According to the Indian Space Research Organisation (ISRO), the Indian lunar rover “Pragyan” has completed its first set of measurements on the composition of the surface of the Moon near the south pole and has discovered sulphur as well as metals there.
It was not feasible to determine the presence of sulphur using the instruments on board orbiting spacecraft, but these measurements have confirmed its existence.
According to a report by the Indian Space Agency on August 29, preliminary studies that were conducted and graphically displayed have shown that the surface of the Moon contains traces of aluminium, sulphur, calcium, iron, chromium, and titanium.
In addition, they reported that additional measurements had revealed the existence of manganese, silicon, and oxygen. Investigations are also being carried out to establish whether or not hydrogen is present.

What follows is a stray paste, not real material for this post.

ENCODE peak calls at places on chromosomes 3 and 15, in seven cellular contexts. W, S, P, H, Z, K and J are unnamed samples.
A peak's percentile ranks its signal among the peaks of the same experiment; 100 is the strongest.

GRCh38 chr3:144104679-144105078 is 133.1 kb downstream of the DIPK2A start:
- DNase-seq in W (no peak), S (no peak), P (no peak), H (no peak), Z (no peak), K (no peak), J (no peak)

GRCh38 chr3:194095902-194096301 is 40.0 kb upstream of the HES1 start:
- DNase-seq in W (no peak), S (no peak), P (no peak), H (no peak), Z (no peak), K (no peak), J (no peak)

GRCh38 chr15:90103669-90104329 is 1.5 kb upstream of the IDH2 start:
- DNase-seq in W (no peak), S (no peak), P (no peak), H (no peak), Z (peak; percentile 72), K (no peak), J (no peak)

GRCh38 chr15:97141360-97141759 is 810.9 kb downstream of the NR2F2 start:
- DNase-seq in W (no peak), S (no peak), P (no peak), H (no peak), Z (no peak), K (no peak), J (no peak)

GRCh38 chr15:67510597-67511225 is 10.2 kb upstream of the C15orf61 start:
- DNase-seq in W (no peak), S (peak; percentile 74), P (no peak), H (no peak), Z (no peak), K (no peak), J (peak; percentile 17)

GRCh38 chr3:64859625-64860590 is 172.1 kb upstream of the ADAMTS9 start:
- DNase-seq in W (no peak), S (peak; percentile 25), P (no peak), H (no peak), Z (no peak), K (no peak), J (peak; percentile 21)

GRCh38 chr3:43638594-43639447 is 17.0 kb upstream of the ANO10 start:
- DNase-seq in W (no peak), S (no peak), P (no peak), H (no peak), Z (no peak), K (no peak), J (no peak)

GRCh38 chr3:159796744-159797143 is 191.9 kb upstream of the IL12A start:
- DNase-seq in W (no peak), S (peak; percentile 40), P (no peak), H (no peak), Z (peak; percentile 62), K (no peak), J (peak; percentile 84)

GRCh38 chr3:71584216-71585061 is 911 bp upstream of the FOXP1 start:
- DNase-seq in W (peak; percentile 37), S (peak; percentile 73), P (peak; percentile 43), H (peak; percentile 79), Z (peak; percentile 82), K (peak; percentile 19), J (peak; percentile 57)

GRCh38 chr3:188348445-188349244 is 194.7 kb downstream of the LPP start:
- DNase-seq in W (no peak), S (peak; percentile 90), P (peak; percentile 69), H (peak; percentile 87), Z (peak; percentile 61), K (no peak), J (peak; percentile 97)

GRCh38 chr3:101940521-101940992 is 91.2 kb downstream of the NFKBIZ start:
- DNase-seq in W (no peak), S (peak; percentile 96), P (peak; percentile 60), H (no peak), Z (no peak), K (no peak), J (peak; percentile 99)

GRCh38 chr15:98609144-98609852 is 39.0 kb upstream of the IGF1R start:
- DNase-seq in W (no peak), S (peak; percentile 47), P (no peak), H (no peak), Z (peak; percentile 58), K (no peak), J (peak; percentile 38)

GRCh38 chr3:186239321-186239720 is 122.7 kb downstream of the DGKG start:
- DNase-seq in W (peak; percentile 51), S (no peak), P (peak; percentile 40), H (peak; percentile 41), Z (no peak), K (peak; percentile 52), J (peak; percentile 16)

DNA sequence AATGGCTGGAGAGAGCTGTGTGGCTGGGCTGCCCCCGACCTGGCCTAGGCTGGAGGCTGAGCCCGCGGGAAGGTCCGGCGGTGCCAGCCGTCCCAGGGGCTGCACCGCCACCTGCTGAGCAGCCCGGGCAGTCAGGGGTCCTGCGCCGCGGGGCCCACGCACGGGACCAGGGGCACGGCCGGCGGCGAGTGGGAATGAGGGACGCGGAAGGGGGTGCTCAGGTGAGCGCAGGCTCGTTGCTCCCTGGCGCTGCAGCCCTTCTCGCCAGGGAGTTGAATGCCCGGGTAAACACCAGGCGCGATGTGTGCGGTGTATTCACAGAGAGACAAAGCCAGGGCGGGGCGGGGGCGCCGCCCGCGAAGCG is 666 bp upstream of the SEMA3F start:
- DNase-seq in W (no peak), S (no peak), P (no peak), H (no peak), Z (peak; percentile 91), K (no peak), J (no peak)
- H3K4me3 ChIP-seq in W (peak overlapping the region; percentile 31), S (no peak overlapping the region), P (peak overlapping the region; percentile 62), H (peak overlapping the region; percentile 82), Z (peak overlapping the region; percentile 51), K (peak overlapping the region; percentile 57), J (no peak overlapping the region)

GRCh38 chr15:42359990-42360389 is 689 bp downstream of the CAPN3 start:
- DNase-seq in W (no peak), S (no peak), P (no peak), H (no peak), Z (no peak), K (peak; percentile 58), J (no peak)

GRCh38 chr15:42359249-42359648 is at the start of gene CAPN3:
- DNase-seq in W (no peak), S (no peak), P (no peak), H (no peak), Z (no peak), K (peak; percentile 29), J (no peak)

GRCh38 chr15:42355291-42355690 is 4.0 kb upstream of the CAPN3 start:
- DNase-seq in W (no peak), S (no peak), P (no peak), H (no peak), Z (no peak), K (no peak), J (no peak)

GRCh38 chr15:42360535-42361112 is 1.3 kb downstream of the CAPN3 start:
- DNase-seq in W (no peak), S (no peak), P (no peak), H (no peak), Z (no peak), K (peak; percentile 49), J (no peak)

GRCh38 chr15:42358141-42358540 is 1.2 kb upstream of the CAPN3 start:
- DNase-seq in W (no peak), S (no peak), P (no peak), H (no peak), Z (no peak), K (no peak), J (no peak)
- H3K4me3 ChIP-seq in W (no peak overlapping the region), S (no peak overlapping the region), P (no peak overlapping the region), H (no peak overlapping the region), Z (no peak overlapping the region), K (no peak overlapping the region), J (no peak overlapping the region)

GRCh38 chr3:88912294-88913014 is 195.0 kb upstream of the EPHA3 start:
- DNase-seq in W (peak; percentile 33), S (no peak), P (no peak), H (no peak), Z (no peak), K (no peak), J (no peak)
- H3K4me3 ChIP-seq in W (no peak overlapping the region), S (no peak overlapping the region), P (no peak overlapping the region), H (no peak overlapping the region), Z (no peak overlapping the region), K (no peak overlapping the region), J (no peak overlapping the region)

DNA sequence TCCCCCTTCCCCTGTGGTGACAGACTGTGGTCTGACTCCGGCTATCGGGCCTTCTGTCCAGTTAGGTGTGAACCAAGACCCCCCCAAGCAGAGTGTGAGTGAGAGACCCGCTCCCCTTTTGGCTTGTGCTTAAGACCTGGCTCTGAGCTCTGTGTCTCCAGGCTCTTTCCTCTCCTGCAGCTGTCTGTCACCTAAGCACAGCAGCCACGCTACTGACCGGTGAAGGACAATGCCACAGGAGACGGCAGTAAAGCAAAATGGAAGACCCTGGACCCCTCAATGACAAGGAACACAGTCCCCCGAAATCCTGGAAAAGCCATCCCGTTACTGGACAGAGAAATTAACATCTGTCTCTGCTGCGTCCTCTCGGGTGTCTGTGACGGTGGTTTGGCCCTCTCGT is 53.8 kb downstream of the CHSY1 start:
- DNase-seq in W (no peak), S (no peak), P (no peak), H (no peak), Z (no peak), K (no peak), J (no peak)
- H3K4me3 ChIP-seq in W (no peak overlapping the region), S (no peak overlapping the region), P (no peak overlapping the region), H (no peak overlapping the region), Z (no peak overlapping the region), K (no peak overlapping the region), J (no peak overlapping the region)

Using first-ever in-situ measurements, the Laser-Induced Breakdown Spectroscope (LIBS) instrument aboard the Rover confirms unequivocally the presence of Sulphur (S) on the lunar surface near the south pole, according to the agency. Al, Ca, Fe, Cr, Ti, Mn, Si, and O are also detected, as anticipated. The search for Hydrogen (H) has begun. The Laboratory for Electro-Optics develops LIBS instrumentation.
Data regarding the lunar soil temperature in the area where the “Vikram” spacecraft landed on the Moon were made public on August 27 by the Indian Space Research Organisation, often known as ISRO. The measurements indicate that the temperature of the lunar regolith rises to around 55 degrees Celsius (131 degrees Fahrenheit) on the surface. According to statements made by ISRO employee BHM Darukesha to the Indian press, he and his colleagues estimated the heating to be no more than 20-30°C (68-86°F); therefore, they were taken aback by the fact that the temperature reached such a high level. He stated that it hit 70 degrees Celsius (158 degrees Fahrenheit), which is not reflected in the provided graph.